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Digests » 174
Learn about the growing demand for distributed compute, typical data science working environments, why iteration and speed are critical, and examples of workflow challenges. Instantly download your copy now.
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Embeddings have pervaded the data scientist’s toolkit, and dramatically changed how NLP, computer vision, and recommender systems work. However, many data scientists find them archaic and confusing. Many more use them blindly without understanding what they are. In this article, we’ll deep dive into what embeddings are, how they work, and how they are often operationalized in real-world systems.
It is springtime in Eastern Washington, USA, and the temperature is slightly above freezing. A farmer is preparing to fertilize his fields of wheat and lentils as winter runoff and frost are nearly finished. The plants are susceptible to fertilizer at freezing temperatures, so the farmer checks forecasts from the local weather station, which is about 50 miles away.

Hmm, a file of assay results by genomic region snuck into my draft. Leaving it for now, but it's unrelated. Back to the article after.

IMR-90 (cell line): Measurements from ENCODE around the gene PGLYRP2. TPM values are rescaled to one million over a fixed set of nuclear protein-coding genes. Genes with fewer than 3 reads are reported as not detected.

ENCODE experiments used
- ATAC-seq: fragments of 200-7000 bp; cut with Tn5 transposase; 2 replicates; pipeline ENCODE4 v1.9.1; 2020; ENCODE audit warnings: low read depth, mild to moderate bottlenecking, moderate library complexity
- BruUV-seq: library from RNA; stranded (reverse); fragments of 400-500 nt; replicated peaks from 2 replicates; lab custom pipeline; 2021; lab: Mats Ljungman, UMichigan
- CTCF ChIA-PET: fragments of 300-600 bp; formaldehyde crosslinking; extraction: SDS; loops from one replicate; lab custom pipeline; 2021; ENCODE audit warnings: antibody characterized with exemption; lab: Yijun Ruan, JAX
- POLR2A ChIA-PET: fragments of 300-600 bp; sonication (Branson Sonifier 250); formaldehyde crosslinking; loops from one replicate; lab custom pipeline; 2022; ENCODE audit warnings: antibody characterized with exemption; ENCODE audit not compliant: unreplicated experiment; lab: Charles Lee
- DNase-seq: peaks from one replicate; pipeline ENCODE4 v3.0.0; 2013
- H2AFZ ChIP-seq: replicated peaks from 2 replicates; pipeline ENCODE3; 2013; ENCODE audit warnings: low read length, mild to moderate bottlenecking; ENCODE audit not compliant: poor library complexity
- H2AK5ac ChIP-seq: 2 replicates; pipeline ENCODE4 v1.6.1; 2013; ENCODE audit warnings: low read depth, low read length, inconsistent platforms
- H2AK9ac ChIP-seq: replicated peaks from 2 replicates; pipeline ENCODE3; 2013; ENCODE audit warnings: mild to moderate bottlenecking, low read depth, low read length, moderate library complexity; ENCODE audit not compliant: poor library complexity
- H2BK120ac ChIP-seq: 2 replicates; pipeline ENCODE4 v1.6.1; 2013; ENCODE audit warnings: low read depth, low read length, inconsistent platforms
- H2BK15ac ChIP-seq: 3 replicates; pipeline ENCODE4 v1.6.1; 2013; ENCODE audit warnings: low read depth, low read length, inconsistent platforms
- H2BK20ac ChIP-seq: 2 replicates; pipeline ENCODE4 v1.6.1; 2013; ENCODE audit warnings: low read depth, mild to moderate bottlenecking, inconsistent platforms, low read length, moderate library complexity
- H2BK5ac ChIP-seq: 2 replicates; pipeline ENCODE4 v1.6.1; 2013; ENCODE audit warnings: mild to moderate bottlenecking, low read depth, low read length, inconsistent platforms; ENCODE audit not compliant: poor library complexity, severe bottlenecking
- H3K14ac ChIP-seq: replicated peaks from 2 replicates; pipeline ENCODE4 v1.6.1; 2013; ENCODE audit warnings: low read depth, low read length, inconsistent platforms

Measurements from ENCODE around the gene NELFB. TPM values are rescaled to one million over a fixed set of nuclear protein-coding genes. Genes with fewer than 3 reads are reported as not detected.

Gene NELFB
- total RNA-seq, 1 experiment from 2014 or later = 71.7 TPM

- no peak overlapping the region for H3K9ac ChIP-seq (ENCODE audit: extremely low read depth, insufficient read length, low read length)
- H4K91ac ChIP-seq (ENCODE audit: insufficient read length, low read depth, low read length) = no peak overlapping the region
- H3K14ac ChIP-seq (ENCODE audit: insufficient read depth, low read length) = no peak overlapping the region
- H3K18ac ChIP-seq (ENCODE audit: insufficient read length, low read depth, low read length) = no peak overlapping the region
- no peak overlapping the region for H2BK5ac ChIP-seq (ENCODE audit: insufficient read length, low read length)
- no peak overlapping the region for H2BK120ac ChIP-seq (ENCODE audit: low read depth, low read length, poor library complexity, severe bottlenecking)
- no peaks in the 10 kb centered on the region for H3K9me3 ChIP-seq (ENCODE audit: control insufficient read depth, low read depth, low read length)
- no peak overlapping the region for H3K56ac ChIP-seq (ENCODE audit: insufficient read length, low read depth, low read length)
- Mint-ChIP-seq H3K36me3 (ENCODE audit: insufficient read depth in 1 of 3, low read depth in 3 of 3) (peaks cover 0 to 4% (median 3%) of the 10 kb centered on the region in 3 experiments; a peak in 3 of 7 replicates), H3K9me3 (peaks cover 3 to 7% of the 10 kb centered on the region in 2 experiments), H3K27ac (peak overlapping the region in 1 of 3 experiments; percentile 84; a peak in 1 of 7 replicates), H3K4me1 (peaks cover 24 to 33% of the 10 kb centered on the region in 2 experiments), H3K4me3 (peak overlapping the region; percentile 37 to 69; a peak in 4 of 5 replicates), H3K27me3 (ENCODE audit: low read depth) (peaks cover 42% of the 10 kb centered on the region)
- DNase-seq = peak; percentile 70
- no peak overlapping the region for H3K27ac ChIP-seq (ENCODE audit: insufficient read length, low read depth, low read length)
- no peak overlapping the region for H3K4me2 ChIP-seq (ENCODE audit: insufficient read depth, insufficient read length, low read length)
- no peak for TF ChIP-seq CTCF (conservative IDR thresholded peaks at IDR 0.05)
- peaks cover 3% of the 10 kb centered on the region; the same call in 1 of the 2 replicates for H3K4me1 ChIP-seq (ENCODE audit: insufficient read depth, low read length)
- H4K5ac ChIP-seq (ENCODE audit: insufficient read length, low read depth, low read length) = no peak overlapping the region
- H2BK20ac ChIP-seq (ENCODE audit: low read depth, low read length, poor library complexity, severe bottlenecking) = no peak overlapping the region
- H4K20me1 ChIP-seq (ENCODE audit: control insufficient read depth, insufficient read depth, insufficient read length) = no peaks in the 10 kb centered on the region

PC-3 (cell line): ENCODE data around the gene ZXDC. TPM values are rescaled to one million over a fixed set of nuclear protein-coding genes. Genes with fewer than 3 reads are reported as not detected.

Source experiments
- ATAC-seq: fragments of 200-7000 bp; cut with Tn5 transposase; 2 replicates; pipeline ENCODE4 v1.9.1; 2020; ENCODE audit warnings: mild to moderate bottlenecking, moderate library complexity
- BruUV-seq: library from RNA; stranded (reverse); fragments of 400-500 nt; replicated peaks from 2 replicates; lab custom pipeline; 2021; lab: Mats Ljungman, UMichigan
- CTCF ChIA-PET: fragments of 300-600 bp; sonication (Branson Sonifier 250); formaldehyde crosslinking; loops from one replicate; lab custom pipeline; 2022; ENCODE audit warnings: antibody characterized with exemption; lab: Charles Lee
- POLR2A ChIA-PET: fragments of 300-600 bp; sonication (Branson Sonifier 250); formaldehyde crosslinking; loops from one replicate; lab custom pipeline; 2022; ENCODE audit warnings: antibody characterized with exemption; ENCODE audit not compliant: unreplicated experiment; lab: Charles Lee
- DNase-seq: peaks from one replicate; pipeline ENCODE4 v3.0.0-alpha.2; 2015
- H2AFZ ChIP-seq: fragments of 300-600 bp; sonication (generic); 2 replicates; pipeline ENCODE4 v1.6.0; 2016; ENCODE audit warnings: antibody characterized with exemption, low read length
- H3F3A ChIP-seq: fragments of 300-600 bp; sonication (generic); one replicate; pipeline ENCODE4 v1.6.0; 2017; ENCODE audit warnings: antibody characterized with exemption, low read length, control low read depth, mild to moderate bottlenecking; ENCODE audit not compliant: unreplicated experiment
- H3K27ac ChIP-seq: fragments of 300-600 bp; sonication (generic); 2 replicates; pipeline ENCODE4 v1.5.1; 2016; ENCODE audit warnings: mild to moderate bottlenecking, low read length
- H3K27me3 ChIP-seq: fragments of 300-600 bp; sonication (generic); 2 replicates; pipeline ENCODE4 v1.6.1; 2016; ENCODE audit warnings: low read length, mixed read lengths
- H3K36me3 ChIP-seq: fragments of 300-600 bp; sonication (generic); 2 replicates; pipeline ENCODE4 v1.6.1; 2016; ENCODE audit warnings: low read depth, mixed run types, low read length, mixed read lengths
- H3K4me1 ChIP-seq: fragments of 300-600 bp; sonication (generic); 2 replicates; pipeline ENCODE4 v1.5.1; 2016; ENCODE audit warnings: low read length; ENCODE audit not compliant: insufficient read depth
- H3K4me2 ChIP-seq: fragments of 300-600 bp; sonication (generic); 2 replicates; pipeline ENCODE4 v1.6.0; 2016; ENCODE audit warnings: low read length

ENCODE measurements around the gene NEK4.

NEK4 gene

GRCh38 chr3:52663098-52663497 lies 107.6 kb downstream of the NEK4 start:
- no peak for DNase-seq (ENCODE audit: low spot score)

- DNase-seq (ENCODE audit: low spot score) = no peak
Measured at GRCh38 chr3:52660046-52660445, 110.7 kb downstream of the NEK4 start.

A missing link to machine understanding and Cognitive AI.
Recently deep reinforcement learning has achieved tremendous success in wide ranges of applications. However, it notoriously lacks data-efficiency and interpretability. Data-efficiency is important as interacting with the environment is expensive. Further, interpretability can increase the transparency of the black-box-style deep RL models and hence gain trust from the users. In this work, we propose a new hierarchical framework via symbolic RL, leveraging a symbolic transition model to improve the data-efficiency and introduce the interpretability for learned policy.
This digital book contains a practical and comprehensive introduction of everything related to deep learning in the context of physical simulations. As much as possible, all topics come with hands-on code examples in the form of Jupyter notebooks to quickly get started. Beyond standard supervised learning from data, we'll look at physical loss constraints, more tightly coupled learning algorithms with differentiable simulations, as well as reinforcement learning and uncertainty modeling. We live in exciting times: these methods have a huge potential to fundamentally change what computer simulations can achieve.